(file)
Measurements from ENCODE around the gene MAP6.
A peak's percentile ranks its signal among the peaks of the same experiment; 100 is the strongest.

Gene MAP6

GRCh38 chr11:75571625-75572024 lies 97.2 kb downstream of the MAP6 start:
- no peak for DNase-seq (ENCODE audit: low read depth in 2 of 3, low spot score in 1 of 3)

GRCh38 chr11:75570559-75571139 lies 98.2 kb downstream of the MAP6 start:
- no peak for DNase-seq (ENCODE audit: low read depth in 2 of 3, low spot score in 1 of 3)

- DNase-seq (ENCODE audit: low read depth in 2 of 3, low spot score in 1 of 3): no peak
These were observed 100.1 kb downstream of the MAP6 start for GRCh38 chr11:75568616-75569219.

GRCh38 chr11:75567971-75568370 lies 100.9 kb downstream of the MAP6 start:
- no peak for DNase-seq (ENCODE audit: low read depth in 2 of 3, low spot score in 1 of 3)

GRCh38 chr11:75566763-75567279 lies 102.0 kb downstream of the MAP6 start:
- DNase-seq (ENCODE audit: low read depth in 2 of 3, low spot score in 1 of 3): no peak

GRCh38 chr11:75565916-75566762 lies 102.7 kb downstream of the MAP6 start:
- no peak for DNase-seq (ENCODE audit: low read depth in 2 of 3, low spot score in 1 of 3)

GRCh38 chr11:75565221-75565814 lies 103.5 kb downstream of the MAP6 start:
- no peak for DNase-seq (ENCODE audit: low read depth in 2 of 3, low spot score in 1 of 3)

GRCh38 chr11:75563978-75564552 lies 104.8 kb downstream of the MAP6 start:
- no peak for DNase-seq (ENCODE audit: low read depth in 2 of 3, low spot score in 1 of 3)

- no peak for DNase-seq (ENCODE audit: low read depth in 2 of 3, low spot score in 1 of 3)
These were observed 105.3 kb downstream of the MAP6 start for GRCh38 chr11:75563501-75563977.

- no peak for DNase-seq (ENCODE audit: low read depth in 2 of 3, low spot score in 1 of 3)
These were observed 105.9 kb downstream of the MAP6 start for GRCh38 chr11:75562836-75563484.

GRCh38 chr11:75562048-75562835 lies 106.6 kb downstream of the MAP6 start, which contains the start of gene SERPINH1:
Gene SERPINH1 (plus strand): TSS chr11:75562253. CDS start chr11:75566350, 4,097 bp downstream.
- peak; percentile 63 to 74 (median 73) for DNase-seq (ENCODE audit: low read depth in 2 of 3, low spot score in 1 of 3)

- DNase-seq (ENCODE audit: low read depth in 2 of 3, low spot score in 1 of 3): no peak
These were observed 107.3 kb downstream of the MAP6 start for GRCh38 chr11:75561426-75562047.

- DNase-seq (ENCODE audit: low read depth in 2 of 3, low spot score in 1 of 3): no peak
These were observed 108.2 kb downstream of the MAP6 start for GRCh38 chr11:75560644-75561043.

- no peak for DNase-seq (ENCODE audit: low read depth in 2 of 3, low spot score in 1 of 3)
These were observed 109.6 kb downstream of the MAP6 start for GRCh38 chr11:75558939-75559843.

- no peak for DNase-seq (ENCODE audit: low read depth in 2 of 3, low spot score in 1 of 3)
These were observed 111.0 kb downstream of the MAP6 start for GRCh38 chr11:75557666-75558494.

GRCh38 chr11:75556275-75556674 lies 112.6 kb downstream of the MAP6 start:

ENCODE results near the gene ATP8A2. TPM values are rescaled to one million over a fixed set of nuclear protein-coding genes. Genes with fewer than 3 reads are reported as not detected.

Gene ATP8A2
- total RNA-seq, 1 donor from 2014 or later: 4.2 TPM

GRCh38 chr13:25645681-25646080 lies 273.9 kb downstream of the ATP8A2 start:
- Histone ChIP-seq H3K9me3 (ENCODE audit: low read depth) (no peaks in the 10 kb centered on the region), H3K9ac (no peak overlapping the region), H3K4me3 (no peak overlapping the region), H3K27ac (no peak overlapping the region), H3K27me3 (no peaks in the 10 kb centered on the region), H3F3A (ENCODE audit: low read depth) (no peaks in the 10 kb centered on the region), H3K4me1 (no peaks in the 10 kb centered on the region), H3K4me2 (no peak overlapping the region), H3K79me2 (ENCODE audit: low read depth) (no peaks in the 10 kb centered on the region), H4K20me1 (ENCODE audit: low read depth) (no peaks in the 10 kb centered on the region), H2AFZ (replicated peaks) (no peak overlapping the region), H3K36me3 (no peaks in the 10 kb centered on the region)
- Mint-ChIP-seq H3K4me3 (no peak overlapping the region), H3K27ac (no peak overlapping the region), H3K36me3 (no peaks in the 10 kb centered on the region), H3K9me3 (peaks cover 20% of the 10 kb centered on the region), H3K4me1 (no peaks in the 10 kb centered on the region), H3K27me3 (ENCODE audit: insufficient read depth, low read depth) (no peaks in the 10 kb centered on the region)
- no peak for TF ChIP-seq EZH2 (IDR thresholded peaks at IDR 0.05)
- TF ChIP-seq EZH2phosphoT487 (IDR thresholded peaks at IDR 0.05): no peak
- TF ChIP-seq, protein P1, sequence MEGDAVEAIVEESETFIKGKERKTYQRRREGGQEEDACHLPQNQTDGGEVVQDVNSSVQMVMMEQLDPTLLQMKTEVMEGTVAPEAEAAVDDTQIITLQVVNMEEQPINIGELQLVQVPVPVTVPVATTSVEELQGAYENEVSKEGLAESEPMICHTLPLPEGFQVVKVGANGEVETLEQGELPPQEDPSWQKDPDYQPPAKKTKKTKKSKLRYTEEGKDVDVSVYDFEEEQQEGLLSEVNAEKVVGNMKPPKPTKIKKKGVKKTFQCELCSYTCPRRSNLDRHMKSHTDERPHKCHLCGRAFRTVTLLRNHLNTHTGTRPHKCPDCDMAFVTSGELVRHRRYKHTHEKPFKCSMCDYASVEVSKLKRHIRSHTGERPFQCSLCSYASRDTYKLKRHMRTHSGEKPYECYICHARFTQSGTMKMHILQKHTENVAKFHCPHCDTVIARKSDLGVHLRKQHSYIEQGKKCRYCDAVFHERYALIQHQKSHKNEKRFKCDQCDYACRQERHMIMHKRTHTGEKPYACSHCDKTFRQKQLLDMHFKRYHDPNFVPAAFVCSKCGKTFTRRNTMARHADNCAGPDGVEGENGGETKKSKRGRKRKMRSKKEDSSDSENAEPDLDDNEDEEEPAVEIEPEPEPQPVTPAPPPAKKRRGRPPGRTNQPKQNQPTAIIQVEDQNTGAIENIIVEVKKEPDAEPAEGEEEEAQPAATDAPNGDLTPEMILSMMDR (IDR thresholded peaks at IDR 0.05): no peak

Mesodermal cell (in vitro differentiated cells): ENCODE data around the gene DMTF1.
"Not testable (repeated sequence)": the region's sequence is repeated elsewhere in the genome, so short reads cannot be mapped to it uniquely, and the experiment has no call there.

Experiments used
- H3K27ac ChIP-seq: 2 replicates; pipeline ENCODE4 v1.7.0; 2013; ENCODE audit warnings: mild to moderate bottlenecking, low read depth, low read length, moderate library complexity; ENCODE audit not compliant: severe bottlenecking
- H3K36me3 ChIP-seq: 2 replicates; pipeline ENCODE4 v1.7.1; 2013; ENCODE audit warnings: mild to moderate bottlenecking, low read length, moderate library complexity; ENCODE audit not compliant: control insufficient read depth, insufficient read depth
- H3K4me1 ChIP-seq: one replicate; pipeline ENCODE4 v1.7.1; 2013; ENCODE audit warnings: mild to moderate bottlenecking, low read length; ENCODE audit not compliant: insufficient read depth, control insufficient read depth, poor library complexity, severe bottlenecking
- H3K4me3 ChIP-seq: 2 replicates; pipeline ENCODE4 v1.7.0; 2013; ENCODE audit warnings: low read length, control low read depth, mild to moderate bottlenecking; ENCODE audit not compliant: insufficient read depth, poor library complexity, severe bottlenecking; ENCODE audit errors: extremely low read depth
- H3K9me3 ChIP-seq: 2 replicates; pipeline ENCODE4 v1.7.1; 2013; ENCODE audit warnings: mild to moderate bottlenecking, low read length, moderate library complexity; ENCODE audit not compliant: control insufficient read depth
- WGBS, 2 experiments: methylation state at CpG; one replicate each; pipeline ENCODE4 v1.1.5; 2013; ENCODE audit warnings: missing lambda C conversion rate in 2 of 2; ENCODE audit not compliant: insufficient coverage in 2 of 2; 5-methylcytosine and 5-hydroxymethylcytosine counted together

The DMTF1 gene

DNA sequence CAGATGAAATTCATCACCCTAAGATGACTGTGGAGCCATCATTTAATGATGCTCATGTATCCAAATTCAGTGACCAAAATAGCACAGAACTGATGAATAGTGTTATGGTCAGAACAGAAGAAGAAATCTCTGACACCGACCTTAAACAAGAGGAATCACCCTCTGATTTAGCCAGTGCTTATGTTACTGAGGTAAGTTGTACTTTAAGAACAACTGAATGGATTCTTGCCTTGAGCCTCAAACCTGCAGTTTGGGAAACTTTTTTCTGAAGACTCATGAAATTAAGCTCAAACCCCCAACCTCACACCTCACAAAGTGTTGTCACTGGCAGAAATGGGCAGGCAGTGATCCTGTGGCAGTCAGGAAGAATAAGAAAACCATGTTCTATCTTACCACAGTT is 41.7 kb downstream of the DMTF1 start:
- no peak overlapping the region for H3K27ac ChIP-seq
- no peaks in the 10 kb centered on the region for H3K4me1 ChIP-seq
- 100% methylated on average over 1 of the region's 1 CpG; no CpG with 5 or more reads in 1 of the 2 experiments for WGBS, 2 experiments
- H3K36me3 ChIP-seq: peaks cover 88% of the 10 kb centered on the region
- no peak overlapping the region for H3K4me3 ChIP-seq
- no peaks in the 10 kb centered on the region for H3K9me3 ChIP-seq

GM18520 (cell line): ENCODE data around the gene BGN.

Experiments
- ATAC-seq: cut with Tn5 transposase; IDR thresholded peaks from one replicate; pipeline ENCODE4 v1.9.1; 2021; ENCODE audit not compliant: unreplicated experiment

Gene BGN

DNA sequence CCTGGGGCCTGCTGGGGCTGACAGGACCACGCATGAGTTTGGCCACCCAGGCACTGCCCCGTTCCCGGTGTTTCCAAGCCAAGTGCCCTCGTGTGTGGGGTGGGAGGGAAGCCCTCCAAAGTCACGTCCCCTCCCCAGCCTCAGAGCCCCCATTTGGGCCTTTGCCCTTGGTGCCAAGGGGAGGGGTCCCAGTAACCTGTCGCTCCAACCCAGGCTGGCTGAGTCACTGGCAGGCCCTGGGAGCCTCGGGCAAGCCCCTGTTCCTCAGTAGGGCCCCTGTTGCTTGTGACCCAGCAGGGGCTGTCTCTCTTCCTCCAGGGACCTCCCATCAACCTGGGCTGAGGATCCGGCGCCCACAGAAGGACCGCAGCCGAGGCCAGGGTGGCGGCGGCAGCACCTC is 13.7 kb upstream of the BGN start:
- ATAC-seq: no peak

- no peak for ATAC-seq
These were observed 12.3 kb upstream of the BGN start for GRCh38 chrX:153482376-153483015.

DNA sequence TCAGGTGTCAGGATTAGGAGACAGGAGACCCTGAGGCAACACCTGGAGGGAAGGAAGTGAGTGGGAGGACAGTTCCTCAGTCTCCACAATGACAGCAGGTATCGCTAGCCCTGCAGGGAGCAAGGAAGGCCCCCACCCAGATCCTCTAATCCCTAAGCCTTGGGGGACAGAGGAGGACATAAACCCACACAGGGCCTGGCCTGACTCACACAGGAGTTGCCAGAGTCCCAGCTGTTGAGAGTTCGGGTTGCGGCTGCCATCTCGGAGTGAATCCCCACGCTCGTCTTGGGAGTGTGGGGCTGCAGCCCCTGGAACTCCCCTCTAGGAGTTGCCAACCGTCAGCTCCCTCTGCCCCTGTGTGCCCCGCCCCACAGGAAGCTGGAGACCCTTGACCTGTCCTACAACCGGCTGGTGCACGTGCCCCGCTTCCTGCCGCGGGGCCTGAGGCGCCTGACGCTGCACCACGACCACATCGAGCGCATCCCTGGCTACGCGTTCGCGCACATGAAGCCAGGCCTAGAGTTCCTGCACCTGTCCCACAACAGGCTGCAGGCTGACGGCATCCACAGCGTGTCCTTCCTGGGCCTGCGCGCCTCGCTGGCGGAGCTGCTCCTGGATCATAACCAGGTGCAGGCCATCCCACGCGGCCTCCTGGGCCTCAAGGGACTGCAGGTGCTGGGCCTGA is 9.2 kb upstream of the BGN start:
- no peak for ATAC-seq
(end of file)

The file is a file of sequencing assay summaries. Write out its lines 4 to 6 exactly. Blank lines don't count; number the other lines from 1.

GRCh38 chr11:75571625-75572024 lies 97.2 kb downstream of the MAP6 start:
- no peak for DNase-seq (ENCODE audit: low read depth in 2 of 3, low spot score in 1 of 3)

GRCh38 chr11:75570559-75571139 lies 98.2 kb downstream of the MAP6 start: